As stay-at-home orders were issued across North America in early March, it became clear that the story of the pandemic would be different for women — that, in many ways, the story of the pandemic was the story of women. In Canada, women comprise 81 per cent of health-care workers. Notably, they make up the vast majority of nurses, social workers, and personal support workers (PSWs). Beyond the health-care front line, the New York Times estimated that one in three jobs held by women had been designated as essential during nation-wide shutdowns and that racialized women, specifically, held more essential jobs than anybody else. Throughout the pandemic, these women were tasked with keeping our bodies and minds healthy, with keeping us fed, with keeping our hospitals and public spaces clean, with helping the most vulnerable among us, and with being near our bedsides when we died. They led us through, even as they lost the most, and the harsh, uncomfortable truth is that sometimes they led us simply because they couldn’t afford to lose more.
To compound all of this, at the same time they were performing these essential jobs, many women abruptly became responsible for home-schooling their kids — juggling their children’s needs with their own, often without support. Single and low-income mothers scrambled to buy diapers, to figure out child care, to keep scraping by. Still more women lost their income, accounting for 62 per cent of the job losses between late February and March, and for 50 per cent more vanished work hours than men. Women between the ages of 25 and 54, in particular, lost more than two times the jobs that men did. Economists began calling the chilling economic nosedive in North America the “she- cession,” noting that, for the first time in history, women were more affected by mass job losses than men. And, as COVID-19 swept through long-term care (LTC) homes in Canada at twice the rate of other developed countries, we also became one of the only places in the world where more women than men were getting sick and dying. Many people’s worlds were getting smaller, scarier, more uncertain, but it was arguably women who felt this most keenly — women who balanced barefoot on the razor’s edge.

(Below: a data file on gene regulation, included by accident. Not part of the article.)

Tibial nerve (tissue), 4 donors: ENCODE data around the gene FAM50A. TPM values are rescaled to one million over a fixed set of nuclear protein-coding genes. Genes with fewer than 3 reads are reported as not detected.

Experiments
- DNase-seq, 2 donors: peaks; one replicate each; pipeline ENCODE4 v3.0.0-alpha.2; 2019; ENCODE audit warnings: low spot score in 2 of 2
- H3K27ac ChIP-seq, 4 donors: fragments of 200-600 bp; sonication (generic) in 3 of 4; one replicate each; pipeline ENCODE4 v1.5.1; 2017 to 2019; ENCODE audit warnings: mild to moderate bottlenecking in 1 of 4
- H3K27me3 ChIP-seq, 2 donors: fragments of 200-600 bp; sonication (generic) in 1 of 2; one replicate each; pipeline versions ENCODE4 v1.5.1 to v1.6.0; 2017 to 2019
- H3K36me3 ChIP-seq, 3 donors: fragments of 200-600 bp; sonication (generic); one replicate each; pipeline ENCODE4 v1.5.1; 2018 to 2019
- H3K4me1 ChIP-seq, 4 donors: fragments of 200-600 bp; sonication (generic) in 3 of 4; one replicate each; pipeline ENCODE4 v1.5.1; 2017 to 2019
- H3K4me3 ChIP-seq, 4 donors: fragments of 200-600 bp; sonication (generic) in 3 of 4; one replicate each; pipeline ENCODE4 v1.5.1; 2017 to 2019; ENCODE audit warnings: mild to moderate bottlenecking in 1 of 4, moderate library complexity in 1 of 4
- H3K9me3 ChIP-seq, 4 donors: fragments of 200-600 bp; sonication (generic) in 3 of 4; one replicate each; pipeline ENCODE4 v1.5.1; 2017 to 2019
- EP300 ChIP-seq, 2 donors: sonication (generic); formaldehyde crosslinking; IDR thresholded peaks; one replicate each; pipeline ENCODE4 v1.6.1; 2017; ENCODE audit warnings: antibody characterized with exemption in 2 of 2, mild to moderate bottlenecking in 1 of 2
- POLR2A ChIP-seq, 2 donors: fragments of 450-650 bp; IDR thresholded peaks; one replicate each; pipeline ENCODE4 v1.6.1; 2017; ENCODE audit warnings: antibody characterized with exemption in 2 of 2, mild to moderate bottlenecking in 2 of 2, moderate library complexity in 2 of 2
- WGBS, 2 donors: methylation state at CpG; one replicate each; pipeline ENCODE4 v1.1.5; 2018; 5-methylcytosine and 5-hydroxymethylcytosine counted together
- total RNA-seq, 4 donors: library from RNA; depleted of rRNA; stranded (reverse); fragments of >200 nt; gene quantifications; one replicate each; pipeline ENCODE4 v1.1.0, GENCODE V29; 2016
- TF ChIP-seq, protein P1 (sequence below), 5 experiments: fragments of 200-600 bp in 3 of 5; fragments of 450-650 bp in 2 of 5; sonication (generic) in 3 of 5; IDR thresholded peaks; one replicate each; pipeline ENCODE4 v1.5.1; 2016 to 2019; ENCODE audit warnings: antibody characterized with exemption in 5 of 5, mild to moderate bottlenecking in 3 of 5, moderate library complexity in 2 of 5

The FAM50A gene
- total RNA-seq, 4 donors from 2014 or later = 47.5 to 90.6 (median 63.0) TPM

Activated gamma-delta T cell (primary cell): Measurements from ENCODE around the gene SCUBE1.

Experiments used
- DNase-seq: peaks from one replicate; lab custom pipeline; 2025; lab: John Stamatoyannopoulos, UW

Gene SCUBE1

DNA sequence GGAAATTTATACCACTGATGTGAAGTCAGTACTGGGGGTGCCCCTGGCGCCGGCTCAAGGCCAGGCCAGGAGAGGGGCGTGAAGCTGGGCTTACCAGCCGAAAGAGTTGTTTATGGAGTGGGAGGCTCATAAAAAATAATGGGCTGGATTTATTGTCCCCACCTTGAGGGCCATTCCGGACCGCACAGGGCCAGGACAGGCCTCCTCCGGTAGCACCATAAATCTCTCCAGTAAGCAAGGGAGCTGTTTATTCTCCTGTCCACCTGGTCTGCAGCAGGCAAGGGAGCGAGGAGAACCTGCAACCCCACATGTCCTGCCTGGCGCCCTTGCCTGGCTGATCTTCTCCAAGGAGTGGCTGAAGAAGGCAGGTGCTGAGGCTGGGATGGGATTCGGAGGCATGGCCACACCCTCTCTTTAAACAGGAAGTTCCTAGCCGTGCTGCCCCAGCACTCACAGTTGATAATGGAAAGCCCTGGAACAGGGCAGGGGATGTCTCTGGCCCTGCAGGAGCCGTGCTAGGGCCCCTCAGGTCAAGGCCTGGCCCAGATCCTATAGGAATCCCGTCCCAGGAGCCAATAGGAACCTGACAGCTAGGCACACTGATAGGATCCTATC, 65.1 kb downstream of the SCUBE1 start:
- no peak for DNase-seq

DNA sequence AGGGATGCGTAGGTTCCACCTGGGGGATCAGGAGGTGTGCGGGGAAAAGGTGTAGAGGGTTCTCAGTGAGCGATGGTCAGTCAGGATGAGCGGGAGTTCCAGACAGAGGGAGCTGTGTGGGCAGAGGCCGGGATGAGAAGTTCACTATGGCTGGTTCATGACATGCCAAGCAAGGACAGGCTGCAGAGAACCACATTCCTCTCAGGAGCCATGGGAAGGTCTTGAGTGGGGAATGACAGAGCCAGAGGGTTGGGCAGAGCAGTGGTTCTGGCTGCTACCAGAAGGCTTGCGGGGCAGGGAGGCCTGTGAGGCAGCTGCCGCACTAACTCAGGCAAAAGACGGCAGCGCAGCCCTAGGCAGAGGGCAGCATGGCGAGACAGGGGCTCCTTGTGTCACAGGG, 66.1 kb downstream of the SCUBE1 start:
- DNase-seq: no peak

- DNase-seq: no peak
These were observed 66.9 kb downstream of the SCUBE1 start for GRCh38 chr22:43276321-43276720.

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But it was also women who, amid the horror and disaster, gave us hope, leadership, and resilience. Across Canada, when we were at our most isolated, women brought us together. On Facebook, two Toronto women, Mita Hans and Valentina Harper, decided to reach out to their neighbours with a modest question: How can we help? The resulting mutual-aid group— which, in a refusal to give in to doomsday fearmongers, cheekily named themselves “Caremongers”— quickly became a worldwide movement. Within a month, similar groups had formed across the United Kingdom, Malaysia, India, Pakistan, and the United States, all with the intent of ensuring their community’s most vulnerable were not, once again, forgotten. Women banded together to organize mask-making drives, stitching and distributing over 220,000 free coverings through the grassroots group Canada Sews. Elsewhere, women offered free emergency therapy services to front-line workers and organized funding drives to pay people’s bills when their Canada Emergency Response Benefit didn’t arrive fast enough. In Nova Scotia, Black women lobbied for COVID-19 testing sites in historically overlooked and underserviced neighbourhoods. In every city and town, women were determined to bring out the best in us, even when we were told to expect the worst. People gave millions of dollars, gave time, gave themselves.